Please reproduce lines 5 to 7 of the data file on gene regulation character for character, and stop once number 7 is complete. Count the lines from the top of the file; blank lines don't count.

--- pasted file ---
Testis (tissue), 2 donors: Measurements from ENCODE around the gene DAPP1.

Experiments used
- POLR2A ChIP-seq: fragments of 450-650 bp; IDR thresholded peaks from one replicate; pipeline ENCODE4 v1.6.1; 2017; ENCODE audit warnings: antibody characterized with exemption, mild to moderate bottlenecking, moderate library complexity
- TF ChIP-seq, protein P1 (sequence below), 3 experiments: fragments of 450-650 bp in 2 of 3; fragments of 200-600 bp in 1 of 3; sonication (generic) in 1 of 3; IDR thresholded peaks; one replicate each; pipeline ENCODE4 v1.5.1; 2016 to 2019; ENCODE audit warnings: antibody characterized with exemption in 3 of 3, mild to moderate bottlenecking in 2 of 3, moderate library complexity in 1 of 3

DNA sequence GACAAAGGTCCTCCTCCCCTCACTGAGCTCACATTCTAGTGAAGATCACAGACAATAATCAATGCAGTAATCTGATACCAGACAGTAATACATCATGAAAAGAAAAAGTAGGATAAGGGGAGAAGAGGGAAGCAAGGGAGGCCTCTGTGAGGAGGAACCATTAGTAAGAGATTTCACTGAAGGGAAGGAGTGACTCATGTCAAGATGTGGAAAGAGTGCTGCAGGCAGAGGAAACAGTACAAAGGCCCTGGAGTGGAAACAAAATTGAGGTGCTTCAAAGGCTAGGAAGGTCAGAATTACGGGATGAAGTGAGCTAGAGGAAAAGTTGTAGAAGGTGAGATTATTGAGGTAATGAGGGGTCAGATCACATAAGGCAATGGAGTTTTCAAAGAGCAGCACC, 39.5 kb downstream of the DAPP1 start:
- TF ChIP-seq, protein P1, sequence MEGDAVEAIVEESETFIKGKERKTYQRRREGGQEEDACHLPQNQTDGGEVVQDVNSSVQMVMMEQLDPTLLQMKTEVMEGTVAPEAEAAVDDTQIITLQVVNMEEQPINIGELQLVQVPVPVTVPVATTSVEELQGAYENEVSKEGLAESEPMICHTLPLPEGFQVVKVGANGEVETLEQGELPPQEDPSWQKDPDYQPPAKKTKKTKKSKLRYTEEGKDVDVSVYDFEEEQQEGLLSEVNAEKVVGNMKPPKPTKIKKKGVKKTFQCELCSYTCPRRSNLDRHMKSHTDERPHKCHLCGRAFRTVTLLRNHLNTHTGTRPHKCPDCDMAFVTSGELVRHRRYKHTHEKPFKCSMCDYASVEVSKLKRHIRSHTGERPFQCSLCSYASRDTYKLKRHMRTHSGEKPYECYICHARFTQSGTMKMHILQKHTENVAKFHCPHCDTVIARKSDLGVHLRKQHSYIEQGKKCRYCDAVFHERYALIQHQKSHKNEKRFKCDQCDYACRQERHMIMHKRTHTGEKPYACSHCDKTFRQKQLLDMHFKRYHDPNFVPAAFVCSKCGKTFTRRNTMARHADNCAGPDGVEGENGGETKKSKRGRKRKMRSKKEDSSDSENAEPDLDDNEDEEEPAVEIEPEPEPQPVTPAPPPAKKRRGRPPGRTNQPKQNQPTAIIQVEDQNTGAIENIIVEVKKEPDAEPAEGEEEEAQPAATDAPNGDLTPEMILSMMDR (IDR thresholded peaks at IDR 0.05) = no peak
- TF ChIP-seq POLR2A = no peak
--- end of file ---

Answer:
DNA sequence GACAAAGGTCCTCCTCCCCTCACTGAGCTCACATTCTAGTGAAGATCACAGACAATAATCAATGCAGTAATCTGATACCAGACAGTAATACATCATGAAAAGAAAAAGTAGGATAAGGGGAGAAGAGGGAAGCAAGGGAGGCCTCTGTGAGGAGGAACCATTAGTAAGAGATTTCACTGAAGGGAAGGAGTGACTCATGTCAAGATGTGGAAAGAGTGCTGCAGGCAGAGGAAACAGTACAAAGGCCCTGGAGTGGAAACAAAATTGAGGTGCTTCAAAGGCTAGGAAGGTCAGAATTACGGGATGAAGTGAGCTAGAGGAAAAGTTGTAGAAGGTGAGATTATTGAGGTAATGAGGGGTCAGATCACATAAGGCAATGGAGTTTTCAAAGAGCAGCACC, 39.5 kb downstream of the DAPP1 start:
- TF ChIP-seq, protein P1, sequence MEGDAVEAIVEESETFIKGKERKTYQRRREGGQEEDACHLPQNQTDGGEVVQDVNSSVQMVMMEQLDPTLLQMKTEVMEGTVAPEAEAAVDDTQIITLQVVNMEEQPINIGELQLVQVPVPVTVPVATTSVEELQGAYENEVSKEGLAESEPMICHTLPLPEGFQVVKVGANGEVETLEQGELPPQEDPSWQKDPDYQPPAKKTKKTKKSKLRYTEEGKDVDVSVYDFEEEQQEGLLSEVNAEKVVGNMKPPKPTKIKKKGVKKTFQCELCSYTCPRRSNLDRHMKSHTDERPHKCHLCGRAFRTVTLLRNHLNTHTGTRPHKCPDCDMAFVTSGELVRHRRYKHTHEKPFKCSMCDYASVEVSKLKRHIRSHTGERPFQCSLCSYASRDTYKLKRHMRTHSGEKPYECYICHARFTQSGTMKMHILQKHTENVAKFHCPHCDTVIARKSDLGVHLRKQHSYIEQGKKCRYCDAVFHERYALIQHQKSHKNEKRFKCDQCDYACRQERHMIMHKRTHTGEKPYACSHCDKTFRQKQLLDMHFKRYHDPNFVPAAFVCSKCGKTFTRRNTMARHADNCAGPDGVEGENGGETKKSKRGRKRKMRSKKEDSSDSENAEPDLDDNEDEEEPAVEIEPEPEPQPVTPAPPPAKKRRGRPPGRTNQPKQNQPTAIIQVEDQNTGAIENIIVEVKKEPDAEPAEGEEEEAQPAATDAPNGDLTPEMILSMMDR (IDR thresholded peaks at IDR 0.05) = no peak
- TF ChIP-seq POLR2A = no peak